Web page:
When Do You Need to Learn to Navigate Healthcare?

Published by Beth Campbell Duke on

The obvious answer is that we should all learn to navigate healthcare before we need to!

That’s not how it usually works because we often don’t even think about our healthcare systems until we find ourselves needing them.

But there are some clues that can help guide you, or help you identify when a friend or family member might benefit from some help.

Watch the video and take the quiz below.

When Should You Learn to Navigate Healthcare: A Quiz

Here are the Quiz Questions:

For every true statement, give yourself 1 point. You have:

  • At least one specialist.
  • Recently been tested for or diagnosed with a critical or chronic illness.
  • Found yourself having to work to fit in all the appointments expected of you.
  • Prescriptions from more than one healthcare provider.
  • Experienced frustration trying to arrange an appointment or test.
  • Been asked by one physician about test results carried out by another physician.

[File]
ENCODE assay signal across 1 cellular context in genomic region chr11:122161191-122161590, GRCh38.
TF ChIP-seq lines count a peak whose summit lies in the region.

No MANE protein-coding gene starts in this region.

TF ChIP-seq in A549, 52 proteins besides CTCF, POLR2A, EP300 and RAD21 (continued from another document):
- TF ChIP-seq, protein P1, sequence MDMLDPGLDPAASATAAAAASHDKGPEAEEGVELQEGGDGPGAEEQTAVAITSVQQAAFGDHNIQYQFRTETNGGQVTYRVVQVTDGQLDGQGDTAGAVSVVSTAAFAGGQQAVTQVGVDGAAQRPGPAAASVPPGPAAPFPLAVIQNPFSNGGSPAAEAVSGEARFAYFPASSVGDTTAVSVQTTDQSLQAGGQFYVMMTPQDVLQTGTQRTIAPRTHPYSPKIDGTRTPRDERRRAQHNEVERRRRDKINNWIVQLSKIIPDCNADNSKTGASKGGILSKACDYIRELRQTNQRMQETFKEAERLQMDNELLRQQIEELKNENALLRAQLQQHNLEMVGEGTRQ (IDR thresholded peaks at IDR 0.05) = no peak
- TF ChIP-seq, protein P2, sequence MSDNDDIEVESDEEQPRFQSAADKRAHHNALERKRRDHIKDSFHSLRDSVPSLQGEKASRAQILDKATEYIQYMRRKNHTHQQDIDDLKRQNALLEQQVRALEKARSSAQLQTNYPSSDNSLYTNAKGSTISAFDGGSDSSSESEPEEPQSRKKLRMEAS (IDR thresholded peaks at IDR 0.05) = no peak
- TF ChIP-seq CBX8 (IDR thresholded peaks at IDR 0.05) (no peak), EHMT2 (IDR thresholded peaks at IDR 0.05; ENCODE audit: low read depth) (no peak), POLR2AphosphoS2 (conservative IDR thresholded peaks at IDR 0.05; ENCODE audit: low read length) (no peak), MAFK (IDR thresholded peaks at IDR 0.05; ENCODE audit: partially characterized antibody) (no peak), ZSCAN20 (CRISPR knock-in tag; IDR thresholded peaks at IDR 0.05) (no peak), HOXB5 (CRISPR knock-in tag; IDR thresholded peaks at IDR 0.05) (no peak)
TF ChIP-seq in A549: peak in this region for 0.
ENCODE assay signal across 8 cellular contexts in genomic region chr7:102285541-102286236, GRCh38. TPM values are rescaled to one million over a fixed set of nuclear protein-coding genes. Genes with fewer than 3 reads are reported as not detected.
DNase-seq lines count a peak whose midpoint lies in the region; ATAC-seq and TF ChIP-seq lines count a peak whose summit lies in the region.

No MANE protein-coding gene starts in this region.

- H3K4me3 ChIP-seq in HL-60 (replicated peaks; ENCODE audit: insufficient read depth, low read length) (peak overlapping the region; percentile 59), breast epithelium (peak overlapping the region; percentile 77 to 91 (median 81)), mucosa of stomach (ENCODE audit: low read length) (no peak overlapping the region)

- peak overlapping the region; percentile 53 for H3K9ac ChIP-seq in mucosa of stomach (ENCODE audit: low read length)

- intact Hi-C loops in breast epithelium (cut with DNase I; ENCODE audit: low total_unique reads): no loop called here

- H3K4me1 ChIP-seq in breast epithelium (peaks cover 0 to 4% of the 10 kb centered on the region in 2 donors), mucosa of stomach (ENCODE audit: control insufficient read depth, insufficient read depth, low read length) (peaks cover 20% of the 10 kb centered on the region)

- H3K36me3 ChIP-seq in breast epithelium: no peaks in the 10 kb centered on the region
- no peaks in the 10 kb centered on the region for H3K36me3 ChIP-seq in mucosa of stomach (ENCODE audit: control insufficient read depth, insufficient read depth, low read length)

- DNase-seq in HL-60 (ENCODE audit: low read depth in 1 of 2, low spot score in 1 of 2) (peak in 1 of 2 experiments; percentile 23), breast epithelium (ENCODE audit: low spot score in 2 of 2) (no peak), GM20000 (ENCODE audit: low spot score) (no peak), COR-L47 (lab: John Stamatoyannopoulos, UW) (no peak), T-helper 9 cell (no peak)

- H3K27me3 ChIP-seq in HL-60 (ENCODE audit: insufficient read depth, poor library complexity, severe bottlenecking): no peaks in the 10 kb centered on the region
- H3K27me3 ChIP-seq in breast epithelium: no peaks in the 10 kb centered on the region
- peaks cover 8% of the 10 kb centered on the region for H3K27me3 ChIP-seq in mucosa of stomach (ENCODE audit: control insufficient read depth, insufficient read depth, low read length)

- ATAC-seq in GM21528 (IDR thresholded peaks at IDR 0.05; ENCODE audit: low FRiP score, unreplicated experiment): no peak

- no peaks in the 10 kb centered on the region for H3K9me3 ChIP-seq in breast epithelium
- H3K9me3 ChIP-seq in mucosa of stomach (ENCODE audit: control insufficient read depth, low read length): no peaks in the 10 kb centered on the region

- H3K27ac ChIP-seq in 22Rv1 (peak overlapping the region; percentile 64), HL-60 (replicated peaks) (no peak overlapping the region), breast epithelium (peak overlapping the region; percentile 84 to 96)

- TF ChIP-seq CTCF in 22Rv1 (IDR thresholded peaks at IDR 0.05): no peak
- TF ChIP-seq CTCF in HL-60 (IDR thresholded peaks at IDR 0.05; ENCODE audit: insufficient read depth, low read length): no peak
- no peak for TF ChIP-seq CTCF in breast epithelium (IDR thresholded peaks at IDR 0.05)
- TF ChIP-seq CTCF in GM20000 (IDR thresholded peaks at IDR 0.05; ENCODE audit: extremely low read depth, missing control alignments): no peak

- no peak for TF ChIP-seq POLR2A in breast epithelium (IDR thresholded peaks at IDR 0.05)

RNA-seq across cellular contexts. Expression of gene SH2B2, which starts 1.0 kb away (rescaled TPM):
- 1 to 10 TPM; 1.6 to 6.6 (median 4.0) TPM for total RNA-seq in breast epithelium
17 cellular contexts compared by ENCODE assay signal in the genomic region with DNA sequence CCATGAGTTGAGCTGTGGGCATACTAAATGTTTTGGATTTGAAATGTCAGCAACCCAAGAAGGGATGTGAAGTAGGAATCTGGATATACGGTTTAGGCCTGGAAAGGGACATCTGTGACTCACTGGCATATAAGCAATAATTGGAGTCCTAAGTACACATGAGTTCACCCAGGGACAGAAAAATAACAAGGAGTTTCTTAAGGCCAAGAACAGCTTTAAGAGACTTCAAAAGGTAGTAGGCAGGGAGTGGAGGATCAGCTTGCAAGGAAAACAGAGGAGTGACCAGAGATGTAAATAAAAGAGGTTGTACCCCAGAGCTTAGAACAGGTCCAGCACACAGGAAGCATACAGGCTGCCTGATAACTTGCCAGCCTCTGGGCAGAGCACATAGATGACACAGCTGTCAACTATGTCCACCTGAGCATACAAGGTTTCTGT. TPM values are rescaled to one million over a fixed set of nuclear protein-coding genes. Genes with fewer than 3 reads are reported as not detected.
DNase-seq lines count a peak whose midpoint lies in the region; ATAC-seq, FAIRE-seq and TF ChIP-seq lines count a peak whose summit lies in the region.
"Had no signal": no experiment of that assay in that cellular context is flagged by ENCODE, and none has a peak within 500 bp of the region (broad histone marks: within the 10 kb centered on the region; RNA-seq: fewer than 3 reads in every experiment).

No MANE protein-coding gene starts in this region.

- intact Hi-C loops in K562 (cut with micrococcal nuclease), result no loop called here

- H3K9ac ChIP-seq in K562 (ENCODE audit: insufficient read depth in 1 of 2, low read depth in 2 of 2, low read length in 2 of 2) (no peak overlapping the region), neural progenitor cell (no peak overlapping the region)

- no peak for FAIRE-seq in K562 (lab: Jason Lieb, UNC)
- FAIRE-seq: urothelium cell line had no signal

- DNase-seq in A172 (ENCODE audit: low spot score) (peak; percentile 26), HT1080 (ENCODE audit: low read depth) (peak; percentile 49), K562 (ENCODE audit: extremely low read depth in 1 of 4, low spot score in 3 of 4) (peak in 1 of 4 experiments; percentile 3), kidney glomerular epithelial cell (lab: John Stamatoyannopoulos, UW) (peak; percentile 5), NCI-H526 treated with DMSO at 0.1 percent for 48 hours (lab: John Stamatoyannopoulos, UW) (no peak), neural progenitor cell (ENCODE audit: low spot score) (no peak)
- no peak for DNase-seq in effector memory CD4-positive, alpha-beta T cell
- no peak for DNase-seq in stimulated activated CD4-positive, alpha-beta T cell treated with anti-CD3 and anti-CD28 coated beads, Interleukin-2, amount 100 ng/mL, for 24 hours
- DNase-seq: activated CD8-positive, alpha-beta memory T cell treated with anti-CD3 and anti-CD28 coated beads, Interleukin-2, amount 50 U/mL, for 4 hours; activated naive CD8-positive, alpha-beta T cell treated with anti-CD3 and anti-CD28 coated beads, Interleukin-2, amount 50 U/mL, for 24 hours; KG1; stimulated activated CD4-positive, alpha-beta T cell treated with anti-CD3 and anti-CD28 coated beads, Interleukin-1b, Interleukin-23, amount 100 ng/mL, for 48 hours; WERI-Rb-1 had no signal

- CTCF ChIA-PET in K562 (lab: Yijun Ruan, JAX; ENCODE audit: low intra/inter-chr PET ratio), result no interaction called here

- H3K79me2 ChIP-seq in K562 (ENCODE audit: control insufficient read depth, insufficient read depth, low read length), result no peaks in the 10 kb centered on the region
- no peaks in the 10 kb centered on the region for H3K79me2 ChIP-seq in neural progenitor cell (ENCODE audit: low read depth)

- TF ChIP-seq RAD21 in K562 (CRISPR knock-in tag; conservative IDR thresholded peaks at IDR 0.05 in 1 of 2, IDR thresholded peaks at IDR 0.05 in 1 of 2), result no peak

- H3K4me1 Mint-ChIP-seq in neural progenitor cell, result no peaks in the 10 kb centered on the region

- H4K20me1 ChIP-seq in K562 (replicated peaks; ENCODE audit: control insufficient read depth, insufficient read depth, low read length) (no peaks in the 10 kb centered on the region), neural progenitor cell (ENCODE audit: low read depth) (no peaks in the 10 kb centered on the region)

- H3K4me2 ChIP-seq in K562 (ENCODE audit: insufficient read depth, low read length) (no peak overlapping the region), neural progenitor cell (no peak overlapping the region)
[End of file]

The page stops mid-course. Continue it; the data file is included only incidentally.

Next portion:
• Struggled to keep up with the things you are expected to do by many providers.
  • Felt concerned about the financial impacts of your health situation or diagnosis.
  • Helped a friend or family member with any aspect of their healthcare or someone has helped you. This includes attending appointments, taking notes, asking questions, helping with medication management…
  • Been looking for help ‘learning the ropes’.

Score this quiz in light of your own situation.

When it’s time for more information to help you learn to navigate healthcare there are ways to get connected here. You can:

Beth Campbell Duke

Beth is a science educator and family caregiver for her husband, Tony, and her parents. She's busy developing programs and materials to help other patients and family caregivers navigate the healthcare system and tell their stories. Beth's biggest wish is to see the healthcare system incorporate 'trauma-informed care' into its workplaces to address the growing number of healthcare providers, patients and family caregivers experiencing primary and secondary trauma.